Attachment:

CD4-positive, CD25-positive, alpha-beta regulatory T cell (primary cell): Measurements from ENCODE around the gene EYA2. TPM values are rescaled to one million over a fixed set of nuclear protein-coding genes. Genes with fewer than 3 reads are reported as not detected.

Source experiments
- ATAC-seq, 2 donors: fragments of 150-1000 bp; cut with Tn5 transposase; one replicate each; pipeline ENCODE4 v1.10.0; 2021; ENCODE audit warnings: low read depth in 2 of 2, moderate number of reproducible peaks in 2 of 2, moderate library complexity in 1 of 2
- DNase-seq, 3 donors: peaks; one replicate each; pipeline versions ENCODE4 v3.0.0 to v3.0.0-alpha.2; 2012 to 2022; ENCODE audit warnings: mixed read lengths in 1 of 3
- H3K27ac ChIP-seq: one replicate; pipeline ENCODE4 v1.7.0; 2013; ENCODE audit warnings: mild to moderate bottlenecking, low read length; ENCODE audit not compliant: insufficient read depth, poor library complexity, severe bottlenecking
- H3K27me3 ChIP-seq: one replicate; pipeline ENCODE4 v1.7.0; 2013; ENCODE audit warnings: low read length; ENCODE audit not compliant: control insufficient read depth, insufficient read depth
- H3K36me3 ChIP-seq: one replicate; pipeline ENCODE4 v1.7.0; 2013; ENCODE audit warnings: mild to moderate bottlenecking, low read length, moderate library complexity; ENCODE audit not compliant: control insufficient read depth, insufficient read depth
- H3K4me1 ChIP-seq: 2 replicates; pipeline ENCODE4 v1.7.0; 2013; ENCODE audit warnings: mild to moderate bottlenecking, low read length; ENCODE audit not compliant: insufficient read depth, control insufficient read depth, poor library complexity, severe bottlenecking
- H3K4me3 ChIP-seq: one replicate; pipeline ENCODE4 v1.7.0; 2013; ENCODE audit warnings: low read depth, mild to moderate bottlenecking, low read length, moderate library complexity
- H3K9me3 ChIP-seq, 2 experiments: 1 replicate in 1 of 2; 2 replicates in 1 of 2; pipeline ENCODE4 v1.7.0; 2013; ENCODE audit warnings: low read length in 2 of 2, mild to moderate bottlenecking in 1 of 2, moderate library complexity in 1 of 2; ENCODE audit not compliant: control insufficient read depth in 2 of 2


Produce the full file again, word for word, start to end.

CD4-positive, CD25-positive, alpha-beta regulatory T cell (primary cell): Measurements from ENCODE around the gene EYA2. TPM values are rescaled to one million over a fixed set of nuclear protein-coding genes. Genes with fewer than 3 reads are reported as not detected.

Source experiments
- ATAC-seq, 2 donors: fragments of 150-1000 bp; cut with Tn5 transposase; one replicate each; pipeline ENCODE4 v1.10.0; 2021; ENCODE audit warnings: low read depth in 2 of 2, moderate number of reproducible peaks in 2 of 2, moderate library complexity in 1 of 2
- DNase-seq, 3 donors: peaks; one replicate each; pipeline versions ENCODE4 v3.0.0 to v3.0.0-alpha.2; 2012 to 2022; ENCODE audit warnings: mixed read lengths in 1 of 3
- H3K27ac ChIP-seq: one replicate; pipeline ENCODE4 v1.7.0; 2013; ENCODE audit warnings: mild to moderate bottlenecking, low read length; ENCODE audit not compliant: insufficient read depth, poor library complexity, severe bottlenecking
- H3K27me3 ChIP-seq: one replicate; pipeline ENCODE4 v1.7.0; 2013; ENCODE audit warnings: low read length; ENCODE audit not compliant: control insufficient read depth, insufficient read depth
- H3K36me3 ChIP-seq: one replicate; pipeline ENCODE4 v1.7.0; 2013; ENCODE audit warnings: mild to moderate bottlenecking, low read length, moderate library complexity; ENCODE audit not compliant: control insufficient read depth, insufficient read depth
- H3K4me1 ChIP-seq: 2 replicates; pipeline ENCODE4 v1.7.0; 2013; ENCODE audit warnings: mild to moderate bottlenecking, low read length; ENCODE audit not compliant: insufficient read depth, control insufficient read depth, poor library complexity, severe bottlenecking
- H3K4me3 ChIP-seq: one replicate; pipeline ENCODE4 v1.7.0; 2013; ENCODE audit warnings: low read depth, mild to moderate bottlenecking, low read length, moderate library complexity
- H3K9me3 ChIP-seq, 2 experiments: 1 replicate in 1 of 2; 2 replicates in 1 of 2; pipeline ENCODE4 v1.7.0; 2013; ENCODE audit warnings: low read length in 2 of 2, mild to moderate bottlenecking in 1 of 2, moderate library complexity in 1 of 2; ENCODE audit not compliant: control insufficient read depth in 2 of 2